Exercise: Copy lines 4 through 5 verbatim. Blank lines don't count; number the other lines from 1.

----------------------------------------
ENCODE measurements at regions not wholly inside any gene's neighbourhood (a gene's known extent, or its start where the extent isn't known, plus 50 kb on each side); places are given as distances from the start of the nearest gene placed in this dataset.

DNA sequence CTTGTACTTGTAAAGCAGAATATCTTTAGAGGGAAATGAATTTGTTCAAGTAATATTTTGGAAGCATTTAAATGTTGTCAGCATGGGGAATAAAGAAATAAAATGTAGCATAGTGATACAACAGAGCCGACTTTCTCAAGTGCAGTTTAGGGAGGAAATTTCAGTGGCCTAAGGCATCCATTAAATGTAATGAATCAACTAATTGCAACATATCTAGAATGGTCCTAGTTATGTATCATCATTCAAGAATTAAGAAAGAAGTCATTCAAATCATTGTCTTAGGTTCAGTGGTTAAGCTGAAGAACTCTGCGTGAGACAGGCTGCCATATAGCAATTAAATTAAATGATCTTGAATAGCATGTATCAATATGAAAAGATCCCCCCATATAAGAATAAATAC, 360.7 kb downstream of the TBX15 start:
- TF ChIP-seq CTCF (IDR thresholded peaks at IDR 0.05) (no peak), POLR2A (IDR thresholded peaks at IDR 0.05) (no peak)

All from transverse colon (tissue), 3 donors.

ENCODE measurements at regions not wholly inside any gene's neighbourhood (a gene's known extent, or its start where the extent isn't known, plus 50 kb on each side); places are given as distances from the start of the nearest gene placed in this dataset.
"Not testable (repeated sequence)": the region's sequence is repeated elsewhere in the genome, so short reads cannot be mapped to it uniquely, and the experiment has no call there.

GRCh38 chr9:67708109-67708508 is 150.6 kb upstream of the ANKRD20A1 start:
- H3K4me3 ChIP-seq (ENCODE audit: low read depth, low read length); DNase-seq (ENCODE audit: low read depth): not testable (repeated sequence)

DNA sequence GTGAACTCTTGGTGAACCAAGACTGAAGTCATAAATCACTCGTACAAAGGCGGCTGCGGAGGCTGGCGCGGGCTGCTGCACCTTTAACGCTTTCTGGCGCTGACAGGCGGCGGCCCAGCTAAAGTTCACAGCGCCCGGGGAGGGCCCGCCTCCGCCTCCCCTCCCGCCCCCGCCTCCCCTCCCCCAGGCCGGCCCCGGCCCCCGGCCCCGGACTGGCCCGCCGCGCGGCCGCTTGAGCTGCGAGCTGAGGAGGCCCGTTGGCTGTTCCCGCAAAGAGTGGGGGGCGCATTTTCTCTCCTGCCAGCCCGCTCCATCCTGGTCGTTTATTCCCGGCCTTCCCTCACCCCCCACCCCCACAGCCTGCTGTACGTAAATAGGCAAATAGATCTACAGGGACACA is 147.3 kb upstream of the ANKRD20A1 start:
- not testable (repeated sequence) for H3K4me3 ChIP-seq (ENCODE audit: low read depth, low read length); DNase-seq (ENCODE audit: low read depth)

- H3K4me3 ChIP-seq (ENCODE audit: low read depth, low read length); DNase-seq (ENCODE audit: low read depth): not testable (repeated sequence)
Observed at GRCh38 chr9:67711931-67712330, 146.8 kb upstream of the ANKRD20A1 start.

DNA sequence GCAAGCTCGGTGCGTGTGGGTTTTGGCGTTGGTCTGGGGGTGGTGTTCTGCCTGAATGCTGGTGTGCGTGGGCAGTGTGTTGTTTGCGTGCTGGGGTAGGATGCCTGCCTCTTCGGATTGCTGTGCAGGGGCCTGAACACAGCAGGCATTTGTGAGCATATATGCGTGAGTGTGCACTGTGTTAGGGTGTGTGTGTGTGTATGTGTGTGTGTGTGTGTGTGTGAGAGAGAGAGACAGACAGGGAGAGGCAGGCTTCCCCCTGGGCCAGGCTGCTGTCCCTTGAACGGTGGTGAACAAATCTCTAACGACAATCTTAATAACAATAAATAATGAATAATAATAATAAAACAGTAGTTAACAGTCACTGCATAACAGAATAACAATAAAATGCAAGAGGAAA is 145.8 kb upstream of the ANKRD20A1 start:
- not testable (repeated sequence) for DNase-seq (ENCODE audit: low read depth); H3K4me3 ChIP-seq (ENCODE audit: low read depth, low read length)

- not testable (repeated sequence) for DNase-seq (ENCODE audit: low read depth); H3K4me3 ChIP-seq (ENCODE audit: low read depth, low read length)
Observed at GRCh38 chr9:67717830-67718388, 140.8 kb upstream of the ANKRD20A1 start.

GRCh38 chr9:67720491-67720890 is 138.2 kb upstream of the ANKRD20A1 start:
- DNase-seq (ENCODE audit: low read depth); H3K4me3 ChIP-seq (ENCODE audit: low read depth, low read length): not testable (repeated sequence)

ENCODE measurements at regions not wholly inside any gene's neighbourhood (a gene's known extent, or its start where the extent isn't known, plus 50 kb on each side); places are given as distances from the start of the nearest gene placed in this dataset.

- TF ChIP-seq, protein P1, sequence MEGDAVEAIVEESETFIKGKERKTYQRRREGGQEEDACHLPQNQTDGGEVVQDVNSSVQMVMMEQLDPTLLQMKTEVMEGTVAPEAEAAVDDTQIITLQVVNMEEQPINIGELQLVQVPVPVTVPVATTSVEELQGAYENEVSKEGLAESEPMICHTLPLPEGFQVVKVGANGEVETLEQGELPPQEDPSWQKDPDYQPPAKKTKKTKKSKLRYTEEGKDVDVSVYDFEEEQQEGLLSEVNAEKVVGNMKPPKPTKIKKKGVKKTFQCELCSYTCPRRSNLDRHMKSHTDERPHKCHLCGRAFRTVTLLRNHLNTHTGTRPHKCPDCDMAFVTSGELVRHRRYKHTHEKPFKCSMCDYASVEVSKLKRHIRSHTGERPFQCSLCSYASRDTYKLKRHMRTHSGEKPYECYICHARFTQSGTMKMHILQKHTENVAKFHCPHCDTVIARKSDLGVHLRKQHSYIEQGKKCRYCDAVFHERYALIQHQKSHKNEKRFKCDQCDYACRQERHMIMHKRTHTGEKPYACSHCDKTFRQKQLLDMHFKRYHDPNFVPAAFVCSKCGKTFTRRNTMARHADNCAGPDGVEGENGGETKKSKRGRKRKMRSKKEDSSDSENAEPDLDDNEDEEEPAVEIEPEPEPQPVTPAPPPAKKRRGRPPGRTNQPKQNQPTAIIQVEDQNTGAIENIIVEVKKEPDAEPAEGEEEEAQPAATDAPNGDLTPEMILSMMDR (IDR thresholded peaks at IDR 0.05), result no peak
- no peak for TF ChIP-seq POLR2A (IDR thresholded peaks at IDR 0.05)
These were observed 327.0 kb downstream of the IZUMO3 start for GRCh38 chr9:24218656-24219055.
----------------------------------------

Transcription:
All from transverse colon (tissue), 3 donors.

ENCODE measurements at regions not wholly inside any gene's neighbourhood (a gene's known extent, or its start where the extent isn't known, plus 50 kb on each side); places are given as distances from the start of the nearest gene placed in this dataset.